How Codicils Can Simplify Updating Your Will as Life Evolves

Writing a will is probably not something you want to do more than once. So, if things have changed since you finished the process, and you don't want to start over, you could consider crafting a codicil instead.

(Image credit: Richard Umkehrer)

Let's say you've written your will and expressed how you'd like your assets to be split among your heirs, but it's been a few years, and since then, things have changed. Perhaps your daughter graduated from law school, and you want to name her as your executor. Or maybe you've inherited your parents' home, or you've taken up car restoration and now own a cherry 1973 Corvette Stingray that one son loves and the other couldn't care less about.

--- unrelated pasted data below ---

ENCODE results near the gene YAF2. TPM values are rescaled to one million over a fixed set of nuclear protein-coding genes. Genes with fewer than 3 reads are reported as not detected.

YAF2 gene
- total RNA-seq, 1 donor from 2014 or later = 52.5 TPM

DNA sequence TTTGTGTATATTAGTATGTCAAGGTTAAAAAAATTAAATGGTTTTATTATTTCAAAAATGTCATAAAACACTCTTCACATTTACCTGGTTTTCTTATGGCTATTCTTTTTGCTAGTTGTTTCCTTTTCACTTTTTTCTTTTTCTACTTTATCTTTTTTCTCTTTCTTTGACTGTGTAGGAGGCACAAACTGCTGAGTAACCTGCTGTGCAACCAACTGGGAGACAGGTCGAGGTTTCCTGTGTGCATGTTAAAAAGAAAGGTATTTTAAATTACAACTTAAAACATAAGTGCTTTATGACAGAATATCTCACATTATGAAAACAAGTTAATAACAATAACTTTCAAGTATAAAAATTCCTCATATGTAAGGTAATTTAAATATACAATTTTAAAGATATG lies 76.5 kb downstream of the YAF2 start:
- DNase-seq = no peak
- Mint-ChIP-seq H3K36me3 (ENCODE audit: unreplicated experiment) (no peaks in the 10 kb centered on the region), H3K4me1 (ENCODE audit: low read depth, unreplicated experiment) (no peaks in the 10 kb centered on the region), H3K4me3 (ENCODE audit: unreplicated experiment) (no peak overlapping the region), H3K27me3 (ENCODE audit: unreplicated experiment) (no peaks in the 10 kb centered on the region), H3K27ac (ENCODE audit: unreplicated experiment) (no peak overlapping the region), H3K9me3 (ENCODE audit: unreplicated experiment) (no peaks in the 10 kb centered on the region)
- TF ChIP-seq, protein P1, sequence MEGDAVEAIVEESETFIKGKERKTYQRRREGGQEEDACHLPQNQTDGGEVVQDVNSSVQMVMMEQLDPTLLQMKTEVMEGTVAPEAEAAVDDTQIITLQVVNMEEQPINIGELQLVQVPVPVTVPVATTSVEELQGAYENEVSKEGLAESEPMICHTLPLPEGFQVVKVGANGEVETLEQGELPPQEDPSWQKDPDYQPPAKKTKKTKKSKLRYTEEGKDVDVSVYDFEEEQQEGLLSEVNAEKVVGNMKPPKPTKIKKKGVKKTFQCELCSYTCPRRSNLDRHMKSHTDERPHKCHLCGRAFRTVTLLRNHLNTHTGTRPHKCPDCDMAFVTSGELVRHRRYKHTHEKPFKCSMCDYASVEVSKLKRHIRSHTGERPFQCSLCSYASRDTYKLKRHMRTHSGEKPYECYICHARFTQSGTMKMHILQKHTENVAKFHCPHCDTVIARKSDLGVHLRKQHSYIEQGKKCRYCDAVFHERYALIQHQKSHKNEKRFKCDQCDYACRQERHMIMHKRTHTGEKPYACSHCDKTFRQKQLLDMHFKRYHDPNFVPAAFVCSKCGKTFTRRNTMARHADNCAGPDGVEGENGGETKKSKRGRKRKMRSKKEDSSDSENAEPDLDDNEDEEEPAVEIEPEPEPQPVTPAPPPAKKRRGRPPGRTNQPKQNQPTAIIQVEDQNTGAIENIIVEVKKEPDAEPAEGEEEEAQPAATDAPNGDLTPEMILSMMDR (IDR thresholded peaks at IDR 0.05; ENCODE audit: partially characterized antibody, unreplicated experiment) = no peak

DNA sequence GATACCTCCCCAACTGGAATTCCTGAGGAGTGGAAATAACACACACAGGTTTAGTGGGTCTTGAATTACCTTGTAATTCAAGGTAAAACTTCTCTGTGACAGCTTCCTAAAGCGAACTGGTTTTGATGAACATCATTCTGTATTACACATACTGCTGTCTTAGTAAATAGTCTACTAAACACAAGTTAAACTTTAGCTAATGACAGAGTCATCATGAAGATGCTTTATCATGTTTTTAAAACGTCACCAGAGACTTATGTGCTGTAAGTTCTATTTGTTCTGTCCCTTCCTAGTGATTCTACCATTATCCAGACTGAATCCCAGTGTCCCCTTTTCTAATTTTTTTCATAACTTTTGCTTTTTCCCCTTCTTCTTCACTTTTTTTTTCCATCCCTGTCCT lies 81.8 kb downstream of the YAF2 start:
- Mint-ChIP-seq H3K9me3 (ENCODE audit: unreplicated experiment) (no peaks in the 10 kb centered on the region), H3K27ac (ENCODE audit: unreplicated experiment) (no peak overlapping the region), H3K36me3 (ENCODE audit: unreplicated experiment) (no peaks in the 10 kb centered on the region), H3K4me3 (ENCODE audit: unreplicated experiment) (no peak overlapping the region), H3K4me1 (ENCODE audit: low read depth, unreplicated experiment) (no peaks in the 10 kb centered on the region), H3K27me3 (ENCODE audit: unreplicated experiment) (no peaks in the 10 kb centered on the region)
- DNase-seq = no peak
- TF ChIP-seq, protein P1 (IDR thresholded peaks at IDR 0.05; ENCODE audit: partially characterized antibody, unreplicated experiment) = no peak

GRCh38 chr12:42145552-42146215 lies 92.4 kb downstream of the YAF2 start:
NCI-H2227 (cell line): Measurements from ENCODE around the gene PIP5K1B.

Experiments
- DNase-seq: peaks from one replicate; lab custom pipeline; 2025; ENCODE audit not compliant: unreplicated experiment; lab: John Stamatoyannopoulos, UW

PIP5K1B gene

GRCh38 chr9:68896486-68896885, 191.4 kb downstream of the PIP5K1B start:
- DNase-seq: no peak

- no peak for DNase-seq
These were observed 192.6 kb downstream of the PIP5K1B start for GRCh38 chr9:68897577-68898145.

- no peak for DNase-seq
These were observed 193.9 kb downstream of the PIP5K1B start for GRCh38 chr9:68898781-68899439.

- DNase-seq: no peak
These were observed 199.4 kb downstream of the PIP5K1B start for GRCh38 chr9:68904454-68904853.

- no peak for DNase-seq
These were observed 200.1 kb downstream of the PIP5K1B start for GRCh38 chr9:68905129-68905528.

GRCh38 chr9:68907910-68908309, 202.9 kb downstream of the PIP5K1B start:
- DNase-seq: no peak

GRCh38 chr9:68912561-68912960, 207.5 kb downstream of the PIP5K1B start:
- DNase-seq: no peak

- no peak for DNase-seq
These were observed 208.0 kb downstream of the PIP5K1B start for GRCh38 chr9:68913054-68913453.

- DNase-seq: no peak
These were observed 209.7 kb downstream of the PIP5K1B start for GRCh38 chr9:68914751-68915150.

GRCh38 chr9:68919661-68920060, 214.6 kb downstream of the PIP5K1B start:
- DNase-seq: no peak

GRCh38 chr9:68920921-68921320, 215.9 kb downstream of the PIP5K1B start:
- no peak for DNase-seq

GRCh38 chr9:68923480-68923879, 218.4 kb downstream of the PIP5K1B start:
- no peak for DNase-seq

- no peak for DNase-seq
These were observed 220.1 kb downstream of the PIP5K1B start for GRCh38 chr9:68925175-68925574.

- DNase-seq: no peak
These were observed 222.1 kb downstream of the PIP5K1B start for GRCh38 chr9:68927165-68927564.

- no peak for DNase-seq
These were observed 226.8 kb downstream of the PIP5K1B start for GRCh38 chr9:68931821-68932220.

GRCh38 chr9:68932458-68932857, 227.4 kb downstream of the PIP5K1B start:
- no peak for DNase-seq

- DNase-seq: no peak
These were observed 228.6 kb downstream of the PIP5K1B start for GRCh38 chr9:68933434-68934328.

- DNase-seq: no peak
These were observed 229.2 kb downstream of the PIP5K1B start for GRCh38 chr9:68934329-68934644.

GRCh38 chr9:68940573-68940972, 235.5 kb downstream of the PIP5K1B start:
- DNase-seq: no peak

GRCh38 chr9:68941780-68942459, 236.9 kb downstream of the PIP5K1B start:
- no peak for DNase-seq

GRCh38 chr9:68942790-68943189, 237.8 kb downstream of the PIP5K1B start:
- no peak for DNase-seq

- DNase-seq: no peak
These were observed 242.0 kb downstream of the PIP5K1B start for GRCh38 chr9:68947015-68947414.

Writing and executing your will is an indispensable piece of estate planning, but oftentimes, specific assets are overlooked or are subsequently introduced, or sometimes your wishes simply change.

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Casey Robinson, CFP
Managing Director - Wealth Planning, Waldron Private Wealth

Casey Robinson is the Managing Director of Wealth Planning at Waldron Private Wealth, a boutique wealth management firm located just outside Pittsburgh. He focuses on simplifying the complexities of wealth for a select group of individuals, families and family offices. Robinson has extensive experience assisting multi-generational families with estate planning strategies, integrating trusts, tax planning and risk management.